Students are free to pray in public schools – except when they aren’t.
If this sounds confusing, pity school administrators charged with figuring out if and when to draw the line on student prayers.
Current controversies in two regions of the county illustrate how complicated this line-drawing has become:
School officials in Birdville School District, near Fort Worth, Texas, allow students to offer prayers before football games, claiming that since the students freely choose to do so, the prayers are not endorsed by the school.
Meanwhile school officials in Taconic Hills Central District in Craryville, New York recently barred a student from closing her middle school graduation speech with a prayer, claiming that prayers at graduation – even when given by a student – constitute school-sponsored religion in violation of the First Amendment.
Before sorting out who got it right or wrong, let’s remind ourselves of what we know about the constitutionality of student prayers in public schools under current law:
According to the U.S. Supreme Court, school officials may not sponsor or promote religious exercises in public schools. At the same time, however, no Supreme Court decision prohibits public school students from praying alone or in groups, as long as such prayers don’t disrupt the school or interfere with the rights of others.
So far, so good.
But what do school administrators do when a student speaker decides to offer a prayer before a captive audience at graduation or some other school-sponsored event?
Is a prayer given by a student school-sponsored religion prohibited by the Establishment clause – or is it religious expression protected by the Free Exercise and Free Speech clauses?
In the culture wars, one side argues that all prayers at public school events are school promotion of religion, even if delivered by a student. But the other side insists that student prayers are always free speech, whatever the setting or circumstances.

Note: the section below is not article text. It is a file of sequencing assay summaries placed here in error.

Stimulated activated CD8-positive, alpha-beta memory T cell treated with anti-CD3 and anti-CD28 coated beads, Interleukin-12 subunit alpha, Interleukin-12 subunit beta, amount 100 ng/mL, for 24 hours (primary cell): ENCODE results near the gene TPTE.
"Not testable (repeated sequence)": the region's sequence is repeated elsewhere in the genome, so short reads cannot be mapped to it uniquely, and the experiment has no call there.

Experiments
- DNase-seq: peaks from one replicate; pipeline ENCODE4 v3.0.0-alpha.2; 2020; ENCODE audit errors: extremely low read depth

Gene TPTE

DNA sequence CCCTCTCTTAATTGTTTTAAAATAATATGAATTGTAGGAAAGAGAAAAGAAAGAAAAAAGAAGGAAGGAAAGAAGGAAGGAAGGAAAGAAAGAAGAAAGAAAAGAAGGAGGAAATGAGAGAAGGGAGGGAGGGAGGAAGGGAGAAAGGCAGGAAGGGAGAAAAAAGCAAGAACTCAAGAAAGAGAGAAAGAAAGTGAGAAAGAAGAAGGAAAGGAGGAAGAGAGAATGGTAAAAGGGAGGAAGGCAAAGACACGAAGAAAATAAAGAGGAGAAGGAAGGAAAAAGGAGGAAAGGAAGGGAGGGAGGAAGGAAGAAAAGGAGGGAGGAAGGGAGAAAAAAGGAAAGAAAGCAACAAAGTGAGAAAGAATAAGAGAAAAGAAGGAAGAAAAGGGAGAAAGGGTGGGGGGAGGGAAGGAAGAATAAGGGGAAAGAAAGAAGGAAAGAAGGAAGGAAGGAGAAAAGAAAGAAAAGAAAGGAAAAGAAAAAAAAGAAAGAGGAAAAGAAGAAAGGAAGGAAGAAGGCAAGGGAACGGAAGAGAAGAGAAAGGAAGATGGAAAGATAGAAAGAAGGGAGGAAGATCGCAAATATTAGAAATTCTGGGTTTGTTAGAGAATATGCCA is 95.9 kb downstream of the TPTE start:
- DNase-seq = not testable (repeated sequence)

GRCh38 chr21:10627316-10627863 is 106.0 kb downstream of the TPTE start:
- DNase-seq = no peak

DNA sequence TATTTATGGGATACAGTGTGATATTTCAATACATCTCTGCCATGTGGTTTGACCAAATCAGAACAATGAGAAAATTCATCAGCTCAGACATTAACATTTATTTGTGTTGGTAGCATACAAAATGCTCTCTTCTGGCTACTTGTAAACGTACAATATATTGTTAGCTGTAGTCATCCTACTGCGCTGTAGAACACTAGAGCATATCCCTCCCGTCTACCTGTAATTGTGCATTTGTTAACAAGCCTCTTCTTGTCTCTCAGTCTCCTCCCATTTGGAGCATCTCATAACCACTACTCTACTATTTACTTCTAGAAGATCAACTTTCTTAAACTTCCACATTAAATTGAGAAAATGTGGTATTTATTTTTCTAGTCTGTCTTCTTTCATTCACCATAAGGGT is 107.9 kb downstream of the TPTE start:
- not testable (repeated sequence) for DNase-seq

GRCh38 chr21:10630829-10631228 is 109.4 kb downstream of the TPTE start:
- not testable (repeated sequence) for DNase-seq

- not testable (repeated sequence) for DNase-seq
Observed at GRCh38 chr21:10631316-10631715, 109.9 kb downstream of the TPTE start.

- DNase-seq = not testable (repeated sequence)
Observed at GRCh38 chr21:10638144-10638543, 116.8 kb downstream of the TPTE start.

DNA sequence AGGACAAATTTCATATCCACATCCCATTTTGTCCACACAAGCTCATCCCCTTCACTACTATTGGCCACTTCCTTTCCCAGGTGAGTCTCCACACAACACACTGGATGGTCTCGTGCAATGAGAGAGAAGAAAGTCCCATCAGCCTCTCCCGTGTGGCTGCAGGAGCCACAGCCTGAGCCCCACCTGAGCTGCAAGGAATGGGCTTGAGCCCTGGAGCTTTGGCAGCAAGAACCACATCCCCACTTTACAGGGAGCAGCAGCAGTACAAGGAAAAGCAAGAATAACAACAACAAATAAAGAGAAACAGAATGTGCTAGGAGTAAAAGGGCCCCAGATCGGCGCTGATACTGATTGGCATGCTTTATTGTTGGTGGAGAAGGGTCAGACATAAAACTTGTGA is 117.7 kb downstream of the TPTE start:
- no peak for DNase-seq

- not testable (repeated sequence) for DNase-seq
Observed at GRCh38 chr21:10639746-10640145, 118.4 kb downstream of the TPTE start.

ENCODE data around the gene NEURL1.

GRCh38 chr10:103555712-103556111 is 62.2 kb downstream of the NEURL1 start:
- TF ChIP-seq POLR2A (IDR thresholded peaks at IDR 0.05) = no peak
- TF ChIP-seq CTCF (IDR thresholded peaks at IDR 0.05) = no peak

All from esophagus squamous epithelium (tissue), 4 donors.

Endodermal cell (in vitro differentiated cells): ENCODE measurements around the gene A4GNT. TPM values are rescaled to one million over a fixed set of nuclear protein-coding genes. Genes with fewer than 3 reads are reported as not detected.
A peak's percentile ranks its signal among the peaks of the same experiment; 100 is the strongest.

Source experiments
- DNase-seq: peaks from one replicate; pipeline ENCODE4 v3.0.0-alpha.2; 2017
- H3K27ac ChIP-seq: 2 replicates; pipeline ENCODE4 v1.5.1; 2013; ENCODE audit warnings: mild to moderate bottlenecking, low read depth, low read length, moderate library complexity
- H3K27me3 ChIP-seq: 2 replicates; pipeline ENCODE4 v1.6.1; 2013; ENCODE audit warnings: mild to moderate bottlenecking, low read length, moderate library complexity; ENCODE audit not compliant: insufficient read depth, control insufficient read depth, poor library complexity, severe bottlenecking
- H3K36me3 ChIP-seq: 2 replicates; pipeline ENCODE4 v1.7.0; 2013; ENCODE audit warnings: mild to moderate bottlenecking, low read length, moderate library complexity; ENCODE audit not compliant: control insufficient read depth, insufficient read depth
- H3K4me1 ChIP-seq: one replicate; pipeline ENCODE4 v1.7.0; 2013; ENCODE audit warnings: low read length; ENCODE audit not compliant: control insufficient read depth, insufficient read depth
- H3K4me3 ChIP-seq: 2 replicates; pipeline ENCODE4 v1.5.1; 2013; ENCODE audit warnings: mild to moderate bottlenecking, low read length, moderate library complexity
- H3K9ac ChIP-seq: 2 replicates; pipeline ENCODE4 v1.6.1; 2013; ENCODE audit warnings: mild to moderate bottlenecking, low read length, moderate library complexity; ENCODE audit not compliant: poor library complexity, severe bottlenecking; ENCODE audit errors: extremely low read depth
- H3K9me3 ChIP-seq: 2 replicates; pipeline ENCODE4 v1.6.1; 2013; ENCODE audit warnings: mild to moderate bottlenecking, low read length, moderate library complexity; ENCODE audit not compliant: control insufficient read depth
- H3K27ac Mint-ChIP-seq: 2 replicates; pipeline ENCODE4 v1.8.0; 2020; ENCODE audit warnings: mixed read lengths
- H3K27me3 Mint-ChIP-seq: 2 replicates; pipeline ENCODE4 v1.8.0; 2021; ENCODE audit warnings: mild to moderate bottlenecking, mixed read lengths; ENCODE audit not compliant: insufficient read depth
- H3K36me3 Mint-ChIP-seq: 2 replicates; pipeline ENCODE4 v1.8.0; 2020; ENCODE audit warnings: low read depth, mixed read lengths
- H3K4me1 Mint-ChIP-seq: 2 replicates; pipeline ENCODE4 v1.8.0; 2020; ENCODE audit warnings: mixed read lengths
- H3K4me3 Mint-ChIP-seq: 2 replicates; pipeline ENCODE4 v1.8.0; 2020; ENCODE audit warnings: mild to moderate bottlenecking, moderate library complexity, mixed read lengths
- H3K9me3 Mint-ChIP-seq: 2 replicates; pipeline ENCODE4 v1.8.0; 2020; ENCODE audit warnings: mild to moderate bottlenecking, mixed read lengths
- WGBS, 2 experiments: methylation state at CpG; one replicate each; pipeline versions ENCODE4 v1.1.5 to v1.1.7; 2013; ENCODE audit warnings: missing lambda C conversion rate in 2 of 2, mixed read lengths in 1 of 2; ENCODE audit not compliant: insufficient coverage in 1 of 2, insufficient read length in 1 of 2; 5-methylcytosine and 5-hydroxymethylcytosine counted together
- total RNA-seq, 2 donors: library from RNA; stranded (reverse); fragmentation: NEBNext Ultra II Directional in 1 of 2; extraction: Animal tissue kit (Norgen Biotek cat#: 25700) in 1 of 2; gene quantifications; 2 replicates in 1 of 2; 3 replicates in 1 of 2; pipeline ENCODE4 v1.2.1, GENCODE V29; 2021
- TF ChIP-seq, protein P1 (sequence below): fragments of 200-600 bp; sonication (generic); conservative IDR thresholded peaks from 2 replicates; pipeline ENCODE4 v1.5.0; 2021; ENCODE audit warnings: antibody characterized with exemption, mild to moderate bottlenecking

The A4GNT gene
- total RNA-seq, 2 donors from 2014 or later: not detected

Although the Supreme Court has yet to draw a bright line on this issue, past decisions make clear that when school officials arrange for prayers at school events, those prayers are the unconstitutional government endorsement of religion – even when delivered by outside speakers or students.
Some lower courts, however, have allowed student prayers at school events under certain conditions: If a student speaker is chosen by genuinely neutral, evenhanded criteria (i.e., without regard to the student’s religious or non-religious views) and given primary control over the content of the speech, then the student is free to give a religious or anti-religious message.
Relying on these court rulings, the U.S. Department of Education (USDOE) issued guidelines in 2003 on “constitutionally protected prayer” stating that schools should allow student prayers under those circumstances. And a few states, including Texas, have passed laws urging schools to turn the podium over to students at school events without controlling the content of their speech.
That brings us back to Birdville, where school officials claim that student speakers at football games aren’t selected to give prayers, but are free to give any message they choose. If they happen to give a prayer, then the district argues that Texas law and the USDOE guidelines support their right to do so.
What isn’t known from news reports is exactly how the students are selected to speak at the games – and whether school officials actually allow student speakers to say whatever they like.
But if the Birdville School District really does give students a “free speech moment,” then it is likely that the courts would uphold the practice should the policy be challenged.
But in Taconic Hills, school administrators retain control over the content of student speeches. Permitting students to pray, the district argues, would put the schools in the position of endorsing religion. Earlier this month, the 2nd Circuit Court of Appeals upheld Taconic Hill’s right to bar student prayers.
It’s possible, then, that both school districts got it right under current law.
Whether we’ll see more students praying at school events is difficult to predict. After all, many school officials are understandably reluctant to adopt policies that create a free speech forum at graduations and assemblies.
Turning the microphone over to student speakers can be a risky business for school officials, especially when religious expression is involved.
What I can predict is that when the inevitable happens and a student delivers a prayer from an unpopular religion – or gives a message promoting atheism – public enthusiasm for the free-speech model will wane.
In other words, it might not take long for Birdville to decide that Toconic Hills got it right after all.
Charles C. Haynes is a senior scholar at the First Amendment Center in Nashville, Tenn.